COVID Memorial Flags




Bearing Witness


The Covid Memorial Flag Project bears witness to the unimaginable scale of the Pandemic, transforming big numbers into individual people. One life at a time is honored and remembered. The flags bear witness to those who have died of COVID-19. Each flag honors one person by name and remembers something about their life.


You are invited to experience this commemoration by walking through the grounds of the Ashland Zen Center where they will be on display from Friday, October 22 through Tuesday, October 28. Please wear a mask while on the grounds of Ashland Zen Center.


Visitors will also have the opportunity to create COVID Memorial Flags while at Ashland Zen Center on the viewing days from 12:00 to 4:00, or to take kits of 10 flags home to create and display. Between 12:00 and 4:00 a member of Ashland Zen Center will be available to answer questions and to provide assistance with COVID Flags.


The Covid Memorial Flag commemoration will culminate Wednesday, October 27 at 7:00 p.m. at the ceremony of Segaki, an annual Buddhist tradition to feed hungry ghosts and to honor loved ones who have died.


Join this public memorial and remembrance. During the ceremony and memorial the assembly will all be part of honoring and uplifting the lives of loved ones who have died.


Segaki will be held outside. Bring a flashlight; it will be a short walk from the parking lot to the illuminated canopies. Some flashlights will be available to borrow. Overflow parking on Tolman Creek Road and Nova Lane. Follow parking instructions on signs in the neighborhood. Learn more about Segaki: Segaki Ceremony


Members and friends of the Ashland Zen Center community have created over 2,000 flags for people who have died of Covid-19. Each flag was hand stitched, lettered, and offered up on a home altar before being displayed at Ashland Zen Center.


Join us; whether you walk through the garden, make one flag or many, you honor the lives, and bear witness to the deaths, of some of the hundreds of thousands lost to Covid-19.


To learn more email


Flags are made one by one

Origin of the COVID Flags


In the Fall of 2020 when the Pandemic had reached the grim milestone of 100,000 dead, Jintei Harold Little Sensei sparked the idea of a commemoration. Together with Etsudo Patty Krahl Sensei, he guided the sangha towards an expression of personal connection with the unimaginably large number who had died. The idea of COVID Memorial Flags took root.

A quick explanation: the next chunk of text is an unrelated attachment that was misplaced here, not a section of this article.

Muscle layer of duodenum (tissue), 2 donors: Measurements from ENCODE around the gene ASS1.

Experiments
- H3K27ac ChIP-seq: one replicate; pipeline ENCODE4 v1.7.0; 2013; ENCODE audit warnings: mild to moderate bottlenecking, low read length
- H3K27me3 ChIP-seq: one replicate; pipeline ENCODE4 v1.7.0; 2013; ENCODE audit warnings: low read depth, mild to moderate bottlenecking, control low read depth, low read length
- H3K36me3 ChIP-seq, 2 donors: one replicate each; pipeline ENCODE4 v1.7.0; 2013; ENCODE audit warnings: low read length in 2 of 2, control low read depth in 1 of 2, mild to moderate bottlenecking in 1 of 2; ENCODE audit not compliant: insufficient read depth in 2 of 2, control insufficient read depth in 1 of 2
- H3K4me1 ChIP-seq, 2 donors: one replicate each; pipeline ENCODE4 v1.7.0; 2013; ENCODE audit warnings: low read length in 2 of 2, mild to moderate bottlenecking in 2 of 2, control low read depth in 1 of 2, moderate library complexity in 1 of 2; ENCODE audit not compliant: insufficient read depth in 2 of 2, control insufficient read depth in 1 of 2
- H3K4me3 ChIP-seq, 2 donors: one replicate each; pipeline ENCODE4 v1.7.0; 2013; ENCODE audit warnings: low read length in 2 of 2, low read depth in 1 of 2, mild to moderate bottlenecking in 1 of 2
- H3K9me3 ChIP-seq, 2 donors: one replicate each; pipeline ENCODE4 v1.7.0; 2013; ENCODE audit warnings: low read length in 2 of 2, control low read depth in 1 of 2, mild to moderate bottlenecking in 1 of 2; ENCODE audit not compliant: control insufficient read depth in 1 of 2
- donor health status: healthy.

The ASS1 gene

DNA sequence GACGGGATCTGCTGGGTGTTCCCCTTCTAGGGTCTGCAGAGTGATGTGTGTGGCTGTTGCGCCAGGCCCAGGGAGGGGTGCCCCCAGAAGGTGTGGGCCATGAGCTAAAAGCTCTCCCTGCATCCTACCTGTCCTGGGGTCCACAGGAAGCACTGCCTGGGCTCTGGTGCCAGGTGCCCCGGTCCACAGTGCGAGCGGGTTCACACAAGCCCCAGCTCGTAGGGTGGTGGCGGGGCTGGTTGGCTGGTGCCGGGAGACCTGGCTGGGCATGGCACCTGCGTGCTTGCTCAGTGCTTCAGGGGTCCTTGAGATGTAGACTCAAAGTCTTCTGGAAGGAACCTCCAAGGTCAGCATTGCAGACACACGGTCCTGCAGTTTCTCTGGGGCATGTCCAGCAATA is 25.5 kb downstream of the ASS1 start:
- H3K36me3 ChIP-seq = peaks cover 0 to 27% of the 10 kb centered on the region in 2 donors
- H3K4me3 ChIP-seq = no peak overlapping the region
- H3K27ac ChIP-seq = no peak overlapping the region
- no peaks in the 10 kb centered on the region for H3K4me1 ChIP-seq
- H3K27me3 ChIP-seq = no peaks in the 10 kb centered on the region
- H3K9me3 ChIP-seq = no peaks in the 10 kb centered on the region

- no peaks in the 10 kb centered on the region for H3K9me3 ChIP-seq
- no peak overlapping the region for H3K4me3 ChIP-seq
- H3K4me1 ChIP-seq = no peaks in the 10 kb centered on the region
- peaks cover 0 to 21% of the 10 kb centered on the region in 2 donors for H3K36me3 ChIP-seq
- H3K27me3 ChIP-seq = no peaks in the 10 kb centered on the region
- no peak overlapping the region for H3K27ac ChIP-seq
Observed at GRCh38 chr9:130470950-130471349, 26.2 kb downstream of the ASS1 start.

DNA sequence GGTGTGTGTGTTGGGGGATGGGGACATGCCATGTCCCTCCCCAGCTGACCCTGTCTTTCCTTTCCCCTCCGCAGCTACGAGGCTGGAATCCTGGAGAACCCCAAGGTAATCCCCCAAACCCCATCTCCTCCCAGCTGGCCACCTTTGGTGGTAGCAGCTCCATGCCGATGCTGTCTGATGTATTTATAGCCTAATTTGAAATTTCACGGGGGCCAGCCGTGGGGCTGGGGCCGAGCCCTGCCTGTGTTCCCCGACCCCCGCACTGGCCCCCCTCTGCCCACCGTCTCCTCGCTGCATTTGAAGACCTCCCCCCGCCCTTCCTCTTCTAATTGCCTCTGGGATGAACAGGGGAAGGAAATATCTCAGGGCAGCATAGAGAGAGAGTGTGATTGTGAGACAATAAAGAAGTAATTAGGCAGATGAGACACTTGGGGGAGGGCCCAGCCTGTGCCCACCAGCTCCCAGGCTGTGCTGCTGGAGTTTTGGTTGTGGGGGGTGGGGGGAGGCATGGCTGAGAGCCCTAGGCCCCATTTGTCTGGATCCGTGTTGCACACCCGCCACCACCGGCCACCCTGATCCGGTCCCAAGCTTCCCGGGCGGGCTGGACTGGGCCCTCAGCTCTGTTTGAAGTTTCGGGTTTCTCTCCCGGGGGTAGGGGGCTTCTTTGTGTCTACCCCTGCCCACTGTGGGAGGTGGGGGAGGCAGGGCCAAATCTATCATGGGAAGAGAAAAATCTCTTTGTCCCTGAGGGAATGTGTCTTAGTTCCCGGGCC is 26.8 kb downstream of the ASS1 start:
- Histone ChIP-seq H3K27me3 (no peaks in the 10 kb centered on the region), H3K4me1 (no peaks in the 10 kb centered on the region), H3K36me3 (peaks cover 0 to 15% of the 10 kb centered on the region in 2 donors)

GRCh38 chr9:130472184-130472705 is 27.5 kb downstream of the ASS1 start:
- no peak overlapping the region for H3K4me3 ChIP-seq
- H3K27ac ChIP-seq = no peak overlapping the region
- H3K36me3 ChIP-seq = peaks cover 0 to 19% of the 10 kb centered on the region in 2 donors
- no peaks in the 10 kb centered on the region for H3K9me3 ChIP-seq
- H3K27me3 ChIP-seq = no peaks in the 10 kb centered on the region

What followed was a diligent search of newspapers, social media, and other sources. This garnered the names and memories of 2,800 people. There was no central database of names, so it required combing through news reports and local memorial efforts across the country. The New York Times ran a cover story with a thousand names, representing 1% of the loss at that time.


Beginning in December 2020, as a central part of an annual Buddhist meditation retreat, Rohatsu Sesshin, sangha members began creating flags. Each flag was stitched, lettered, and offered up on a home altar. The sangha found that making flag to honor individuals was a deeply moving experience of connection.


Now, a year later, the Pandemic has claimed 745,000 lives. The memorial means more than ever. Each individual who lived and died, and is remembered, brings us all closer together.


Making COVID Memorial Flags


If you would like to make your own flags using the same format and dimensions as those presented at the Ashland Zen Center, here are the instructions.


The flags are hung along a string, with a bell in the center and 5 flags on each side of the bell.


What you’ll need:


  • Two 30” x 7” strips of white cotton fabric (sheeting or shirt weight)
  • 72” length of sturdy string
  • 1 brass bell
  • Marking pens, black, red and blue
  • Names of the people you will commemorate
  • Needle, white thread, scissors for cutting cloth.



  • Measure and cut 10 pieces of material 6” w x 7” h using sharp scissors.
  • For each flag, create a channel to contain the string by folding material down from top and stitching it in place with a needle and thread.  Fold the material down 1 inch to create a channel for the string. Make the channel wide enough to make passage of the string easy.
  • Use the format below to create the memorial.  The names are in one inch letters, in color.  This is followed by age, place, and something this person is remembered for in ¼ to ½ ” black letters.


Download Written Instructions and Visual Guide


Directions for Covid Memorial Flags.pdf
Adobe Acrobat document [1.3 MB]
How To Make Covid Memorial Flags.pdf
Adobe Acrobat document [1.8 MB]



If you would need assistance or have questions, email



May all beings live in safety and be free from suffering.


Join in person if you are fully vaccinated (share proof of vaccination with the Ino) You must wear a mask in the zendo.























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